Kerr knows there’s a chance Golden State’s dominant run ends this summer. He also knows about the difficulty of three-peating. When asked earlier in the year about whether he was using his experience with the Bulls, Kerr offered the following comment.
“This year, I’m trying not to focus on anything from the past,” said Kerr. “I’m just trying to help these guys enjoy every moment of what’s happening now.”
Five NBA Finals appearances in five seasons is a difficult task for any team, even one as dominant as Golden State. Kerr has been able to manage egos, roles and relationships for one of the best teams in basketball history. At this point, there’s nothing he doesn’t know about the roster he’s got. Kerr can make adjustments on the fly and knows what tactics to use to motivate his group.
On the flip side, Nurse is a first-year head coach headed to the Finals, and he’ll need to devise a gameplan capable of ending the dynasty in the Bay. Luckily for Toronto fans, Nurse has already shown that he’s not afraid of the moment.
His “I don’t really give a crap about that” rant after being down 2-0 against Milwaukee certainly energized Toronto’s locker room. Nurse also made several smart coaching adjustments that neutralized Giannis Antetokounmpo and the Raptors’ perimeter shooters.
He’ll have to come up with another effective strategy if he wants to win four games against Golden State.
MOST IMPORTANT PLAYER: Kawhi Leonard
Leonard has been the best player this postseason, and it’s not even close.
He knocked out Philadelphia’s fearsome foursome (with the help of a friendly bounce) AND the likely league MVP to advance to his third career NBA Finals. Although Leonard is focused on this series and the task at hand, he’s guaranteed to be the top free agent in the 2019 class when Toronto’s magical season eventually ends.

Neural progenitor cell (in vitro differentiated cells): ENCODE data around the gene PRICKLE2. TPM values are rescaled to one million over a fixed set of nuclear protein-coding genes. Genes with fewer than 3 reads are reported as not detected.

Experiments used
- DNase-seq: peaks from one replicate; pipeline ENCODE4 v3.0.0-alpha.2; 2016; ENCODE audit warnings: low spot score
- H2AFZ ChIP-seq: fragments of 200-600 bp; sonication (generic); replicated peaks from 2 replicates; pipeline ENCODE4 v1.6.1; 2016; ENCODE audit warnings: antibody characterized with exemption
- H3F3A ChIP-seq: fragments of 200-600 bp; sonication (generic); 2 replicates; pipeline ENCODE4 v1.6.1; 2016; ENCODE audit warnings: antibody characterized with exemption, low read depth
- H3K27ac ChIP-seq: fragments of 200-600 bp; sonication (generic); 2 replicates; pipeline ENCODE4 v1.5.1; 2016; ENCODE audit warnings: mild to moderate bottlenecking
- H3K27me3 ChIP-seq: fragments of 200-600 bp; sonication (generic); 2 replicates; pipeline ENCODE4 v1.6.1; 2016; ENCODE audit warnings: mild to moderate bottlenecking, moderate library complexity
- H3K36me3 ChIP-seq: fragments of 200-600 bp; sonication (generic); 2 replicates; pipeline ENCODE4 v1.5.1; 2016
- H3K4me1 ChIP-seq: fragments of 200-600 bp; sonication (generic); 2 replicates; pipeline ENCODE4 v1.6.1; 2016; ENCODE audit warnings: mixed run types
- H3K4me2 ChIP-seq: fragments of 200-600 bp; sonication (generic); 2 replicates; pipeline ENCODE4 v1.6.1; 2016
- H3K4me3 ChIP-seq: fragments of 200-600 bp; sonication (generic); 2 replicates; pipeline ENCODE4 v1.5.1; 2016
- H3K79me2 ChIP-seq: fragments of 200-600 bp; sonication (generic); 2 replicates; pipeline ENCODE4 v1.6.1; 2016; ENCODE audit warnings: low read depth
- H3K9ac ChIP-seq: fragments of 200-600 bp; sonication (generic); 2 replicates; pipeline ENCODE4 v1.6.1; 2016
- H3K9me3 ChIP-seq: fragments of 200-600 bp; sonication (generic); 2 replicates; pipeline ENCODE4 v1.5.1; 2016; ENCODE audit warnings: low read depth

He’s also the only player outside of James Harden to truly give the KD-era Warriors a run for their money. Don’t forget that Leonard and the Spurs were up 76-55 on Golden State in Game 1 of the 2017 Western Conference Finals before Zaza Pachulia’s fateful slide into Leonard directly changed the trajectory of the two franchises — as well as the Raptors.
A championship with Toronto would instantly elevate Leonard into the “all-time greats” conversation, which is why this series has a chance to be remembered as Leonard’s defining moment if the Raptors come out on top.
PREDICTION: Warriors Win in Six
The Raptors are coming off four strong games, twice fighting back from double-digit deficits. With Leonard playing out of his mind, they’ll have confidence. However, despite reaching the NBA Finals for the first time ever, Toronto has still struggled in Game 1s this postseason, going 1-2 in their previous Game 1s this postseason.
Golden State has lost just one Game 1 during Kerr’s reign — that loss came to Durant’s Thunder in the 2016 Western Conference Finals. So if Golden State steals home-court advantage in Game 1, the Raptors will have their hands full.
While the Raptors have the personnel required to beat Golden State, a three-peat just seems inevitable. The talented Warriors will win their third straight championship, and Curry will be named the NBA Finals MVP for the first time in his career.